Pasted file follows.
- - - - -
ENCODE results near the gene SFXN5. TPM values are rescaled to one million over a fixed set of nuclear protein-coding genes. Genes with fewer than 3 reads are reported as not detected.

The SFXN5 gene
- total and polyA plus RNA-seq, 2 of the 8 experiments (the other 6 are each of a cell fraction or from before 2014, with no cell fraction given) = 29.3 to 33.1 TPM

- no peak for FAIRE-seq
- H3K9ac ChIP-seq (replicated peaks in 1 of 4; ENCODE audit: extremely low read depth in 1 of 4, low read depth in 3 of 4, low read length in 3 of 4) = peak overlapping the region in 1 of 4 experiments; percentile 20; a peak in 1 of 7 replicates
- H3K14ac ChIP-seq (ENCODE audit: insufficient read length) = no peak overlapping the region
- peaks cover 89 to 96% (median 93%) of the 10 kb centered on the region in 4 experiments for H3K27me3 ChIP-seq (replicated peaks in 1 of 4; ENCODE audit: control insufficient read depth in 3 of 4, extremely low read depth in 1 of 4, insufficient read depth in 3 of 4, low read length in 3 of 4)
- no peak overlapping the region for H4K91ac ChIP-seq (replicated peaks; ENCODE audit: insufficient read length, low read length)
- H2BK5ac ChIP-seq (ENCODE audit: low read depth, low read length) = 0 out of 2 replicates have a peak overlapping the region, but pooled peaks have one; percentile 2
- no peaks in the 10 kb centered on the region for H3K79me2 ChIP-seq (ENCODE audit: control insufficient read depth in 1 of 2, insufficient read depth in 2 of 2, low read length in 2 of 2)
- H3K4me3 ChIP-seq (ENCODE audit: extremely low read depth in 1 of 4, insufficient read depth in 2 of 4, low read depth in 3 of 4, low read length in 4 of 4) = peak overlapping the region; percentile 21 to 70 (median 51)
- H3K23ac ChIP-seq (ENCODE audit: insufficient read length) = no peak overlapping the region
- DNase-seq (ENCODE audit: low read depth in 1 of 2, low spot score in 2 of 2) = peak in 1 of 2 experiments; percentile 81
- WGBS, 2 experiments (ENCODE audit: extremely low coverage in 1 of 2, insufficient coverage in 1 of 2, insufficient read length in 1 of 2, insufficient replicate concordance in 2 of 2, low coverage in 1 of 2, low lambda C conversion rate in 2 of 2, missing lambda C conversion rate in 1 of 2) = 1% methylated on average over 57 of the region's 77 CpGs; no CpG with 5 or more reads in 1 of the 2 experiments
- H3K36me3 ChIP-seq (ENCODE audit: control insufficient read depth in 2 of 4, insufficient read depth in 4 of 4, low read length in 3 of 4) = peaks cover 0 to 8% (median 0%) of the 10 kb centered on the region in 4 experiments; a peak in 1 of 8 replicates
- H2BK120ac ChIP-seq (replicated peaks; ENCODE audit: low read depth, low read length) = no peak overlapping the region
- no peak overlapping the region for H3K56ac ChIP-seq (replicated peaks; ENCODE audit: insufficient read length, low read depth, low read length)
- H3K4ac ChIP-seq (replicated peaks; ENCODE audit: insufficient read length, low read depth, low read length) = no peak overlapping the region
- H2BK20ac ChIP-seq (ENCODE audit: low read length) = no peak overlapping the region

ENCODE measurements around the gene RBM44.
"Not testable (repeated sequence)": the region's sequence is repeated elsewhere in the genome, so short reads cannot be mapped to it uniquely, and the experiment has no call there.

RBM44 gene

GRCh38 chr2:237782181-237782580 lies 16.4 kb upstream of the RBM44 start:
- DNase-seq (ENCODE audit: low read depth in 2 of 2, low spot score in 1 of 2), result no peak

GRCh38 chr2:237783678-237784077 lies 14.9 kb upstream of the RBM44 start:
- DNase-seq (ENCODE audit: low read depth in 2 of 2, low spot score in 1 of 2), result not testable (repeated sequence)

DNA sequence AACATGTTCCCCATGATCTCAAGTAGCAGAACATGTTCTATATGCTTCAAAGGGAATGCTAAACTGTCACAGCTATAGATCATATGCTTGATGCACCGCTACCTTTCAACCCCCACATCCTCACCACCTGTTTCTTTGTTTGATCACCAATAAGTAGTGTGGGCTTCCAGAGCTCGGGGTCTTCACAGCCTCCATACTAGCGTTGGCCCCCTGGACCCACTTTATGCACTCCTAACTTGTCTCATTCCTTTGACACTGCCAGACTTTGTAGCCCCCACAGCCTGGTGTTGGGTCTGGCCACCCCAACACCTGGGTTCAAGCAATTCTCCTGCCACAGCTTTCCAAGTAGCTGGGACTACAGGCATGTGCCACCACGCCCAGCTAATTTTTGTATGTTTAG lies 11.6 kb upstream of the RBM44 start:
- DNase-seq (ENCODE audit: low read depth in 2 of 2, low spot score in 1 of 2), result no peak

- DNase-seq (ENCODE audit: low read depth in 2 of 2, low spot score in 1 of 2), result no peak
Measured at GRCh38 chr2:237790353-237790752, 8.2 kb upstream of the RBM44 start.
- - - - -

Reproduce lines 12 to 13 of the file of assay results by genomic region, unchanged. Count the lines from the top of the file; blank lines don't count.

- H3K23ac ChIP-seq (ENCODE audit: insufficient read length) = no peak overlapping the region
- DNase-seq (ENCODE audit: low read depth in 1 of 2, low spot score in 2 of 2) = peak in 1 of 2 experiments; percentile 81